Act now on Skype end-of-life opportunities

Just a few weeks remain until Microsoft ‘retires’ Skype for Business (S4B) Online on 31st July. Anyone intent on running after that date will find it unavailable. Not so much ‘retired’ as ‘buried’!

Partners should be eyeing an opportunity here to ensure smooth transitions to another platform, mostly likely Teams. S4B has been coasting for several years with Microsoft adding very few new capabilities in that time and prioritising features for Teams instead.

So shifting across is a logical and essential step, but don’t assume that implementing that change will be all plain sailing.

Get it right and it’s a win-win all round, enabling partners to position themselves as coming to the rescue; bringing fullblown UC benefits to many for the first time.

But this is coupled with the risk of disrupting their customers’ businesses at a time when fully integrated remote comms has never been more critical.

Three months is still plenty of time but planning now is crucial because no migration is completely effortless.

Microsoft makes S4B/Teams migration sound very easy, but there are many human and technological factors to consider.

First is user adoption. Teams is superior, but it’s a very complacent attitude to believe that this superiority will make S4B users enthusiastic about abandoning their familiar tool, particularly at short notice.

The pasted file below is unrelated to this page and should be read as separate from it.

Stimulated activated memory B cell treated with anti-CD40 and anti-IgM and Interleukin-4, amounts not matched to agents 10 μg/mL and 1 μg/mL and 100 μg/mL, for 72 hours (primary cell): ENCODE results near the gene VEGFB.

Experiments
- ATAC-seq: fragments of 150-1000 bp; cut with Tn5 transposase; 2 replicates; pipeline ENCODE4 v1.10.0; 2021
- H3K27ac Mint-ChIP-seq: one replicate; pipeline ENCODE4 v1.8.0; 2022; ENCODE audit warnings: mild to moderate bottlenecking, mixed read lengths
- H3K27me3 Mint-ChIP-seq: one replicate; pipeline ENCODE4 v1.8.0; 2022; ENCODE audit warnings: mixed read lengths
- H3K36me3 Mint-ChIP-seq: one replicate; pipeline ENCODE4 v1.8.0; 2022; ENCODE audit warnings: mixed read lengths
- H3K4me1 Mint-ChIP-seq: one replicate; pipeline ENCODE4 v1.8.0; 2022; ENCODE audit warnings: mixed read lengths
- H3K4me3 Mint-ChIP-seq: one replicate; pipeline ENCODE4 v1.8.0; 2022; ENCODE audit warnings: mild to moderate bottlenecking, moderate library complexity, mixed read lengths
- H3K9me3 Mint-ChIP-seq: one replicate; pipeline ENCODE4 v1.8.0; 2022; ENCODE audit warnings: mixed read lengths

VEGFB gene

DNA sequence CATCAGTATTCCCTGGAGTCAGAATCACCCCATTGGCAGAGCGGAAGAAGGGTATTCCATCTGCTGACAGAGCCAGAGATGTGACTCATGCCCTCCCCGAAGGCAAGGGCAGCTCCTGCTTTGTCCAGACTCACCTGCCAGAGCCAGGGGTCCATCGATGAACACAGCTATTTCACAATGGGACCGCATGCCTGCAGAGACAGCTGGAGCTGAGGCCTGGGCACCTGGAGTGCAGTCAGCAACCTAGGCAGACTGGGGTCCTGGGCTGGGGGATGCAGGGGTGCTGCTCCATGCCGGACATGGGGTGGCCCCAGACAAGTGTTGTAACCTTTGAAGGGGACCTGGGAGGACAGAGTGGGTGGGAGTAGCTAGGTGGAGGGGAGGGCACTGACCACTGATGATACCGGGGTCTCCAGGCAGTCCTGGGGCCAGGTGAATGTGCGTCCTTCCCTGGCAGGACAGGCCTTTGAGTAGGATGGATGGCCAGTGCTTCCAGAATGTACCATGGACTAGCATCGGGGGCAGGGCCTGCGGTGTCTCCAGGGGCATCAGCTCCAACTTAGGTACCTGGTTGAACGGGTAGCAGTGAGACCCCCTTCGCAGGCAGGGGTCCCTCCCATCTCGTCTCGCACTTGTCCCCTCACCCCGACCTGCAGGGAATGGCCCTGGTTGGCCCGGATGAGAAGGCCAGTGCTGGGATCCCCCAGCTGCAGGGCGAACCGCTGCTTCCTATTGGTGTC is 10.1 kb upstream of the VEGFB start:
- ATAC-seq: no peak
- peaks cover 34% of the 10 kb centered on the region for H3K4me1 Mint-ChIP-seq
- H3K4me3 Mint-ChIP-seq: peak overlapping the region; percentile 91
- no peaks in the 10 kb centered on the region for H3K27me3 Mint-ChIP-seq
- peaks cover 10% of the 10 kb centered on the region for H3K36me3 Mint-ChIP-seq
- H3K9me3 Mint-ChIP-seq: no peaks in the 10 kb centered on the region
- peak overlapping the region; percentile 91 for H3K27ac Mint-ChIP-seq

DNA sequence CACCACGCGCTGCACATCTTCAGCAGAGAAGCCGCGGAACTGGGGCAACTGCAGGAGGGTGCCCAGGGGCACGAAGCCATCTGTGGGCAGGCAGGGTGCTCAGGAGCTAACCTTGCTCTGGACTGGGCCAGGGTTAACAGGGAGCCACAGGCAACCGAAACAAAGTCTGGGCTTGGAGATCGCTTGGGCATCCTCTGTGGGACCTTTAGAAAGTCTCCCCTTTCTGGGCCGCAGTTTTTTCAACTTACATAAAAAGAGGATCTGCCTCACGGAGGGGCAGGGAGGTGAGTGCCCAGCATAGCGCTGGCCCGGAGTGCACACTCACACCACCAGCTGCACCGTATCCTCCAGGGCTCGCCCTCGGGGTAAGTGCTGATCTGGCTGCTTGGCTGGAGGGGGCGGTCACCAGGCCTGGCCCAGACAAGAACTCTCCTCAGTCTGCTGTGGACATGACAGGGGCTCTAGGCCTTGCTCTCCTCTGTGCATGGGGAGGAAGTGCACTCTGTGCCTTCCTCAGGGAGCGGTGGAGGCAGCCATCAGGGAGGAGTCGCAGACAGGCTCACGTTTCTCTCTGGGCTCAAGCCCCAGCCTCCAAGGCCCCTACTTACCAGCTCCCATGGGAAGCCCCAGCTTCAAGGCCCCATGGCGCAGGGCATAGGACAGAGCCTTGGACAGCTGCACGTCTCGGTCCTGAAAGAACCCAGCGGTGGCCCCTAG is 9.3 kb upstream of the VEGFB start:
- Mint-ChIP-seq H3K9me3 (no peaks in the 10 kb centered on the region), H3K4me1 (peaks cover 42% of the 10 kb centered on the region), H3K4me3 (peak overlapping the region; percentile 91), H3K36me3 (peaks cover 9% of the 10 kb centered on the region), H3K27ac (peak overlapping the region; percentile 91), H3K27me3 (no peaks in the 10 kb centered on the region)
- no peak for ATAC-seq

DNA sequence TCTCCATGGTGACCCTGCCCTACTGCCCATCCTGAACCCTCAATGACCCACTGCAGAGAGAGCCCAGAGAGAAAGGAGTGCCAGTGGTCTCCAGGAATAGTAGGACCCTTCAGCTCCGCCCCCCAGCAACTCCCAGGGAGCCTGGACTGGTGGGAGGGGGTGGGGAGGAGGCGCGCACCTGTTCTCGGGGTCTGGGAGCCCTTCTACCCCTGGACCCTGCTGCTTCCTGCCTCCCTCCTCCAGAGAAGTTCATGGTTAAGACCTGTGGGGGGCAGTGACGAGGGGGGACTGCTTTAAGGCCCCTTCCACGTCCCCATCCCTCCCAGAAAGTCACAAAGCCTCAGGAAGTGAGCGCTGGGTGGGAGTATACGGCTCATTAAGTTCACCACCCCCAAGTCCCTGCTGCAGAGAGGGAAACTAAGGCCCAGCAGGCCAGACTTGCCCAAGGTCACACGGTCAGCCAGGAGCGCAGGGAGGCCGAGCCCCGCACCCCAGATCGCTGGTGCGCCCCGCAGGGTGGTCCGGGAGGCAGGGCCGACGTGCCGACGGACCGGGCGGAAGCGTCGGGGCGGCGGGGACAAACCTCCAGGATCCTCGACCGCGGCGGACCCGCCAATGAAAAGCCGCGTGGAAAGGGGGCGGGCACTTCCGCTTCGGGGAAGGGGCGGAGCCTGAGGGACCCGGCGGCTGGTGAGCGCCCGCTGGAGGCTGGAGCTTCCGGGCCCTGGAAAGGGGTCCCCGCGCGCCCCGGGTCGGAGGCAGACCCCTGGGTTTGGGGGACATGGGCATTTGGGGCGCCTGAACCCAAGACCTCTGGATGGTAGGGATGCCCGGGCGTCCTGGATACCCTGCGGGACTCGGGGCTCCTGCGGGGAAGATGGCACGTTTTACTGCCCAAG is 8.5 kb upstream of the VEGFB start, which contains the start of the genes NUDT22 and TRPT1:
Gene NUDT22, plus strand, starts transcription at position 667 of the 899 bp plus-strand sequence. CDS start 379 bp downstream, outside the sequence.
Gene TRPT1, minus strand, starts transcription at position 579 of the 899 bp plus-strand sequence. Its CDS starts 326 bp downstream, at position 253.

Wholehearted adoption is critical for the migration to deliver a good ROI. To ensure this you need a clear communications strategy coupled with an engaging training programme that champions adoption.

What if you aren’t moving all users over? S4B Server on premise doesn’t go EOL until 2024/25 and some customers will want this portion of their S4B estate to co-exist with their Teams implementation for a while longer.

But Teams has more functionality than S4B; they aren’t like-for-like. Many such hybrid setups suffer from inconsistencies with IM, calling and presence between migrated and non-migrated users.

The biggest issue is telephony integration. Microsoft’s spin says very little about this. In short, customers have the choice between allowing features to overlap (and platforms to coexist) for a period before EOL, or to make a ‘big bang’ switch, but only the latter applies if  you are trying to support Microsoft Direct Routing.

Teams/DR has become enormously popular, but going this route makes it all the more important to ensure you have a fully-fledged migration plan in place because it’s literally “big bang or bust”.

Other considerations include number porting and complex routing (some carriers are better than others at supporting this), integration with other third party platforms, and leveraging the migration as part of a wider digital transformation opportunity.

Leaving migrations late risks increasing pressure, rushing important steps and failing to properly manage change with users. Why make unforced errors when you could plan ahead or – better still – let the experts take care of it for you?

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